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Discussion Starter · #4 ·
I called those Labradors “English” (though perhaps British would be more accurate at this trial) to force the comparison with what is misleadingly labeled English in this country.

And Mr. Mike? Me too! Golden or Labrador, that would be a fun venue to compete in!
 

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The split in show vs field isn't as bad in Goldens as it is in Labradors, but its certainly there.
I think that is probably accurate. On the surface it seems the opposite. I think because I never see conformation Labs in the field but do see a few conformation Goldens.
At least for Goldens, the breed club is really trying to promote a Golden Retriever according to the breed standard - primarily a hunting dog in hard working condition.
It isn't working. I think most of the blame is on consumers. Goldens are in vogue among suburbanites. There is a high demand for pretty, but lazy, Golden retrievers to take on walks and give treats to.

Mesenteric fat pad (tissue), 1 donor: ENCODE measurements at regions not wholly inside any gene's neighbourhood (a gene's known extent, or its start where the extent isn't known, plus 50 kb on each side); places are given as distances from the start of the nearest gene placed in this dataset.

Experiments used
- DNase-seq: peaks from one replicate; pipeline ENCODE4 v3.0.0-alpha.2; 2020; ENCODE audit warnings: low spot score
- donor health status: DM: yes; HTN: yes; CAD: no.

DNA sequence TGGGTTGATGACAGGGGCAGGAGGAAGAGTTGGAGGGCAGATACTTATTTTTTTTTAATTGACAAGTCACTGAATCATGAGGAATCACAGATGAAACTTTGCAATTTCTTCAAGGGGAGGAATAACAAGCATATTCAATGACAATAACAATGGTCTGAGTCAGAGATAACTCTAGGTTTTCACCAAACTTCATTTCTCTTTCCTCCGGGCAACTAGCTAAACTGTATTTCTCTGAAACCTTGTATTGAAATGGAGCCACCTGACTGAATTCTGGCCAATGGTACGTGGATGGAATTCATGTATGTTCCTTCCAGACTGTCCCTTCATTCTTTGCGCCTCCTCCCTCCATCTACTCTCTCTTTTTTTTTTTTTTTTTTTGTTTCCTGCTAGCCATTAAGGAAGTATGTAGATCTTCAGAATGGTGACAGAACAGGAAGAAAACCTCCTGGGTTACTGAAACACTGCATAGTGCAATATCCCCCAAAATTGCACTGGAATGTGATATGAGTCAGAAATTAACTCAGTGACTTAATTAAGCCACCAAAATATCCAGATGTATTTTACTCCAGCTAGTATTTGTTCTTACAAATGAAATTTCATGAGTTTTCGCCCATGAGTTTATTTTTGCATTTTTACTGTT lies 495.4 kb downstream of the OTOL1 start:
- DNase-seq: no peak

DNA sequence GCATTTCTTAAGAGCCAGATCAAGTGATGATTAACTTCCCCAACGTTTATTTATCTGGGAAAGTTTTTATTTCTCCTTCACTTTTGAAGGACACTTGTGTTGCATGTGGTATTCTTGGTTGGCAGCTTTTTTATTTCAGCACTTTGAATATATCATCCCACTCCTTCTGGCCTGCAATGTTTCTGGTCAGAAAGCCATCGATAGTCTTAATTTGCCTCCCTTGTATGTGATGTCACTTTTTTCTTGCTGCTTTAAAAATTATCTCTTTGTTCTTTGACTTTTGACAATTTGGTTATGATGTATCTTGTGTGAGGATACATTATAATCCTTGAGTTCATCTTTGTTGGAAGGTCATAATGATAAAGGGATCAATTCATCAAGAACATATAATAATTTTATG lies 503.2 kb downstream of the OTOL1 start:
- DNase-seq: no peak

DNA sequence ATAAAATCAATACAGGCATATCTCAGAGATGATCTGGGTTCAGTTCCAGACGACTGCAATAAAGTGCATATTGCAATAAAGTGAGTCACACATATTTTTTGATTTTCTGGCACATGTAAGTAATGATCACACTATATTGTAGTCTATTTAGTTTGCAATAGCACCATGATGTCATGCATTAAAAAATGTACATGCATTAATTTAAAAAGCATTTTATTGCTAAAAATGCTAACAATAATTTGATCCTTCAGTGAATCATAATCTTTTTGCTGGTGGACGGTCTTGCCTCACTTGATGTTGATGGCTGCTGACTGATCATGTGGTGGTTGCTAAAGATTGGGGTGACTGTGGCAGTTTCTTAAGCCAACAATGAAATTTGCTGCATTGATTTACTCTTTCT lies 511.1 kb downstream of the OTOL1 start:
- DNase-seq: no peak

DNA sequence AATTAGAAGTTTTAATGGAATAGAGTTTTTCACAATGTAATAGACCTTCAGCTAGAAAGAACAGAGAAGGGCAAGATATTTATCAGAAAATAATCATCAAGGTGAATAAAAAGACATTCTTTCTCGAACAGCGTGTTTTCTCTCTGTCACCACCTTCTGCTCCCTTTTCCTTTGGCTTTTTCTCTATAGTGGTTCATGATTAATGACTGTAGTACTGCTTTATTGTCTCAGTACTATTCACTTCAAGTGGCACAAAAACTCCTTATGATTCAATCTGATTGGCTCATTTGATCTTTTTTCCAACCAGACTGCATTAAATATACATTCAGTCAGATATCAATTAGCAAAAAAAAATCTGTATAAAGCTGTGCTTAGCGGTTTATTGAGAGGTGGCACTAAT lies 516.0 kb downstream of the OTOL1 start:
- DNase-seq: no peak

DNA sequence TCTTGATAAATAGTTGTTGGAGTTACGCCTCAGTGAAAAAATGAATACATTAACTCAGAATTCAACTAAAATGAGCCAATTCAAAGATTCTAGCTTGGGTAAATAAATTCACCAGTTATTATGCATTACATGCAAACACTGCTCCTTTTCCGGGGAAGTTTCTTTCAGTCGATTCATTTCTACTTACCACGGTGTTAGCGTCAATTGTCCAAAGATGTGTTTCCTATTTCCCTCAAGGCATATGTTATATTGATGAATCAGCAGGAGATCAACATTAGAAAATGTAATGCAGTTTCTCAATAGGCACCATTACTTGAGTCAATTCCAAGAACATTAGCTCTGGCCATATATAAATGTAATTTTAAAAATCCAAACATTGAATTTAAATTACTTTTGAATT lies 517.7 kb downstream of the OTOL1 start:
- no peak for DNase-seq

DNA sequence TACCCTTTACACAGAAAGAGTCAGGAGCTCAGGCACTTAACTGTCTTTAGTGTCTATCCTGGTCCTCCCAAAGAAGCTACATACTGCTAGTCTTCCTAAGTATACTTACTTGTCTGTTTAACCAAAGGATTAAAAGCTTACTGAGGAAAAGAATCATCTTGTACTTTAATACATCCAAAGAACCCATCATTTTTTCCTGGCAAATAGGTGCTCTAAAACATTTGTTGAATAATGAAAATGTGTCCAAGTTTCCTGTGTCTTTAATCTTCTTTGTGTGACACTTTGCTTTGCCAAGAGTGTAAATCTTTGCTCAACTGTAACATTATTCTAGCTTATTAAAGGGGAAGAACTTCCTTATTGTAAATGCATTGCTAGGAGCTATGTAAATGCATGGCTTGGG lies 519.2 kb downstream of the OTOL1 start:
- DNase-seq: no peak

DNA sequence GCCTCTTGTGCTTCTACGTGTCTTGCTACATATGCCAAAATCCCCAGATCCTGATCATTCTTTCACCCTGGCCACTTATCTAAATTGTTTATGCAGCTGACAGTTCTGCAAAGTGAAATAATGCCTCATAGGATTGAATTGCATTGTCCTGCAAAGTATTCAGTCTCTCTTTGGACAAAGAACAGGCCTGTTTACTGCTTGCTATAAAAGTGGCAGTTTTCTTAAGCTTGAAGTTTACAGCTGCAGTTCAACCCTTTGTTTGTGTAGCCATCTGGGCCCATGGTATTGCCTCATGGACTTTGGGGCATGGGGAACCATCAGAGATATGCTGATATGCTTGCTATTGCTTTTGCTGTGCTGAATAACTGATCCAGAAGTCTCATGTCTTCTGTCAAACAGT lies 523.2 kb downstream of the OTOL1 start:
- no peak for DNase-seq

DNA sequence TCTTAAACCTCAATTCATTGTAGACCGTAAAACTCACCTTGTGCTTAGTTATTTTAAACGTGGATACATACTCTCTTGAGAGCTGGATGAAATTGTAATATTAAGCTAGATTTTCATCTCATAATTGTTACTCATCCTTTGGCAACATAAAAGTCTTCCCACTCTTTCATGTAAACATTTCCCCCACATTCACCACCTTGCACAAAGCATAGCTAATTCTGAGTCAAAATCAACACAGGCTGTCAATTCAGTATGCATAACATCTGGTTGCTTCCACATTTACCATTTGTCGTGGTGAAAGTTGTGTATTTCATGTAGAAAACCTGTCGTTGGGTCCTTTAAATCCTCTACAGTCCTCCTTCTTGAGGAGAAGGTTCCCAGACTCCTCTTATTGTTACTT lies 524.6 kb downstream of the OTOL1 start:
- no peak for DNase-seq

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It isn't working. I think most of the blame is on consumers. Goldens are in vogue among suburbanites.
There is a high demand for pretty, but lazy, Golden retrievers to take on walks and give treats to.
Irish Setters, Afghans, Cockers - long haired dogs until the breed gets ruined.
 
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I think as long as there are folks out there working dogs there will always be working dogs.
EASY to find? I don't know about that....easy if you know where to look perhaps.

As soon as someone starts breeding for a different purpose, traits, charactistics, breeds start splitting whether that be for colour, size, even different abilities or whatever.
And that doesn't take long. 3 generations can produce significant change.

Knew of a famous breeder that barely regarded a different bloodline as being of the same breed, they had been selectively breeding for a set of traits long enough they likely had a valid point AND that was within a breed that one would assume everyone working the dogs was working toward a similar goal.

I think one of the other problems is misrepresentation, be it deliberate or out of ignorance.